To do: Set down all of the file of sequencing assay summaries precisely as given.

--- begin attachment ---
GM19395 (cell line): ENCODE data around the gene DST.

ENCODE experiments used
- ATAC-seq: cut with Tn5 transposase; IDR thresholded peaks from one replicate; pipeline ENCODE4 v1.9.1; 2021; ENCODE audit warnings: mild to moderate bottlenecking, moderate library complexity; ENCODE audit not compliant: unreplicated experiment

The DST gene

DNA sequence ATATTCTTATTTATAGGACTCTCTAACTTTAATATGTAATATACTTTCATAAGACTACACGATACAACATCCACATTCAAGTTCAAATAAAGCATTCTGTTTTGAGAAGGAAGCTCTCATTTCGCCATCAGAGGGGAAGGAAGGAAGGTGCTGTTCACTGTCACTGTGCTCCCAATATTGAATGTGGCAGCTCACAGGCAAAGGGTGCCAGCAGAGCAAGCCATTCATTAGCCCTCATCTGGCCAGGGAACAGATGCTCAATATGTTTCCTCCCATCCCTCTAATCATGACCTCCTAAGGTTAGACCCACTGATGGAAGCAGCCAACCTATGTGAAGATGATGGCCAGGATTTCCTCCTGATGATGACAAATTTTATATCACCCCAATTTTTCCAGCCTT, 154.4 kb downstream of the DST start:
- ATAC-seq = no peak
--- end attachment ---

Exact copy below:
GM19395 (cell line): ENCODE data around the gene DST.

ENCODE experiments used
- ATAC-seq: cut with Tn5 transposase; IDR thresholded peaks from one replicate; pipeline ENCODE4 v1.9.1; 2021; ENCODE audit warnings: mild to moderate bottlenecking, moderate library complexity; ENCODE audit not compliant: unreplicated experiment

The DST gene

DNA sequence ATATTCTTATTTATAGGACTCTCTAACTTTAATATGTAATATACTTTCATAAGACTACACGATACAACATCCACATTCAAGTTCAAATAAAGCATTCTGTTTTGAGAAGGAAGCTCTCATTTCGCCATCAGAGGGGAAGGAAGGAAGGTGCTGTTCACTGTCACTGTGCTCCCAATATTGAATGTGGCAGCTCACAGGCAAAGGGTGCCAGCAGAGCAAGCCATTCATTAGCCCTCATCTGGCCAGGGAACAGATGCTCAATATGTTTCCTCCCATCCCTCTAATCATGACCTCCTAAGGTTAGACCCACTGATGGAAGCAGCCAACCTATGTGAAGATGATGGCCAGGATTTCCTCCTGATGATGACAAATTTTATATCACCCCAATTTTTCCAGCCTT, 154.4 kb downstream of the DST start:
- ATAC-seq = no peak